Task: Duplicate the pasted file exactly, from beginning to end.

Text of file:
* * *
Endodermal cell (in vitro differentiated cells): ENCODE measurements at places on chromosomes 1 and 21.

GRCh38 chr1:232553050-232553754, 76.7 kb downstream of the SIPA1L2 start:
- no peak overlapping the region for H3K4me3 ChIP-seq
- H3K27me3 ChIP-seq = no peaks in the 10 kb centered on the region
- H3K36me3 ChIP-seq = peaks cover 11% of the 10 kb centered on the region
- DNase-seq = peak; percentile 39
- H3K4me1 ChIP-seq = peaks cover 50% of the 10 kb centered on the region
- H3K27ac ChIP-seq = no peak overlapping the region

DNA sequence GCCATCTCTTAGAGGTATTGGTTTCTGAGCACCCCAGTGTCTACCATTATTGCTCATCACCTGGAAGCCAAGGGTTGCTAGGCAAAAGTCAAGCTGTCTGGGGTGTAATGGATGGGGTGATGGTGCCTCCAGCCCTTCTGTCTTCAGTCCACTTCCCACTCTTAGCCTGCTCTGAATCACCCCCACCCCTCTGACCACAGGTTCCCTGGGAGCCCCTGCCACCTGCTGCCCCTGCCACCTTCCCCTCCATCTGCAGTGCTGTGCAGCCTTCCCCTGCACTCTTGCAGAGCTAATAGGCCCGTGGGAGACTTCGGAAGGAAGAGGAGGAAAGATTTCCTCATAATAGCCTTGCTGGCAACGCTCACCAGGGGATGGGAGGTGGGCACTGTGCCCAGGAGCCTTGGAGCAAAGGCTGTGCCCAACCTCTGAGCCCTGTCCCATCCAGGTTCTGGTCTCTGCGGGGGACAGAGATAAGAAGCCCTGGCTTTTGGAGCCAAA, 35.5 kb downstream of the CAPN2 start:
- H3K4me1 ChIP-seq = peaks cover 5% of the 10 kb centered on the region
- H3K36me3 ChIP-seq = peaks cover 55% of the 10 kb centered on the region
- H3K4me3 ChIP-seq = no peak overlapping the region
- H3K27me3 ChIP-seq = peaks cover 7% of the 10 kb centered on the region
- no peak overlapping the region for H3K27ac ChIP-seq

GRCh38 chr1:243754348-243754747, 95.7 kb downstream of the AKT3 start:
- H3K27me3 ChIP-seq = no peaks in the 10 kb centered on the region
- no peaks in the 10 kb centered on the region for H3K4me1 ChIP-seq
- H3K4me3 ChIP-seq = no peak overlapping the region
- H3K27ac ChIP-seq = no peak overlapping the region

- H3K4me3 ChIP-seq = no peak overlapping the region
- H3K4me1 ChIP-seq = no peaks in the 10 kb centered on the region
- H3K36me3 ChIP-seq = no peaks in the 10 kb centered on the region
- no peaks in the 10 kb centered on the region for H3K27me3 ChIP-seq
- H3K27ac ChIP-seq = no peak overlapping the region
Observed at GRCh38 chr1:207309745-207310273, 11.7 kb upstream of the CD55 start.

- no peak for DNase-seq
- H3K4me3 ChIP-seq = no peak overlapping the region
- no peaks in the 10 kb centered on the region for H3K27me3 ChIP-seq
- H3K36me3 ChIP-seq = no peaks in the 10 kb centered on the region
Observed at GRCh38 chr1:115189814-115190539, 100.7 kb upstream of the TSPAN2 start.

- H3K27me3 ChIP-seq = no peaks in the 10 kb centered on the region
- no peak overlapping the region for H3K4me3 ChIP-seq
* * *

Endodermal cell (in vitro differentiated cells): ENCODE measurements at places on chromosomes 1 and 21.

GRCh38 chr1:232553050-232553754, 76.7 kb downstream of the SIPA1L2 start:
- no peak overlapping the region for H3K4me3 ChIP-seq
- H3K27me3 ChIP-seq = no peaks in the 10 kb centered on the region
- H3K36me3 ChIP-seq = peaks cover 11% of the 10 kb centered on the region
- DNase-seq = peak; percentile 39
- H3K4me1 ChIP-seq = peaks cover 50% of the 10 kb centered on the region
- H3K27ac ChIP-seq = no peak overlapping the region

DNA sequence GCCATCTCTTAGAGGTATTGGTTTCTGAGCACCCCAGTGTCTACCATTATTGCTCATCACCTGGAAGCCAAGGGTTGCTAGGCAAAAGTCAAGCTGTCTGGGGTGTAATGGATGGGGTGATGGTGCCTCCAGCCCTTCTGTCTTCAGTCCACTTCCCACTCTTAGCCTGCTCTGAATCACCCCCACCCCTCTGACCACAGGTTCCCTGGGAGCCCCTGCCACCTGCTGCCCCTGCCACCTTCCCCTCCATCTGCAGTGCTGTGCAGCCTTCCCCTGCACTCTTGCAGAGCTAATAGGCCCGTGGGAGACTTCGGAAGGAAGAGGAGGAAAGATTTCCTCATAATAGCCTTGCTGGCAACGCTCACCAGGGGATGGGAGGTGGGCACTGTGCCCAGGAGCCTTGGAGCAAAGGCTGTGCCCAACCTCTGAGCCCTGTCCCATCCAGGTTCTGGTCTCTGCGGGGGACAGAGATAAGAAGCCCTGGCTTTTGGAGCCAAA, 35.5 kb downstream of the CAPN2 start:
- H3K4me1 ChIP-seq = peaks cover 5% of the 10 kb centered on the region
- H3K36me3 ChIP-seq = peaks cover 55% of the 10 kb centered on the region
- H3K4me3 ChIP-seq = no peak overlapping the region
- H3K27me3 ChIP-seq = peaks cover 7% of the 10 kb centered on the region
- no peak overlapping the region for H3K27ac ChIP-seq

GRCh38 chr1:243754348-243754747, 95.7 kb downstream of the AKT3 start:
- H3K27me3 ChIP-seq = no peaks in the 10 kb centered on the region
- no peaks in the 10 kb centered on the region for H3K4me1 ChIP-seq
- H3K4me3 ChIP-seq = no peak overlapping the region
- H3K27ac ChIP-seq = no peak overlapping the region

- H3K4me3 ChIP-seq = no peak overlapping the region
- H3K4me1 ChIP-seq = no peaks in the 10 kb centered on the region
- H3K36me3 ChIP-seq = no peaks in the 10 kb centered on the region
- no peaks in the 10 kb centered on the region for H3K27me3 ChIP-seq
- H3K27ac ChIP-seq = no peak overlapping the region
Observed at GRCh38 chr1:207309745-207310273, 11.7 kb upstream of the CD55 start.

- no peak for DNase-seq
- H3K4me3 ChIP-seq = no peak overlapping the region
- no peaks in the 10 kb centered on the region for H3K27me3 ChIP-seq
- H3K36me3 ChIP-seq = no peaks in the 10 kb centered on the region
Observed at GRCh38 chr1:115189814-115190539, 100.7 kb upstream of the TSPAN2 start.

- H3K27me3 ChIP-seq = no peaks in the 10 kb centered on the region
- no peak overlapping the region for H3K4me3 ChIP-seq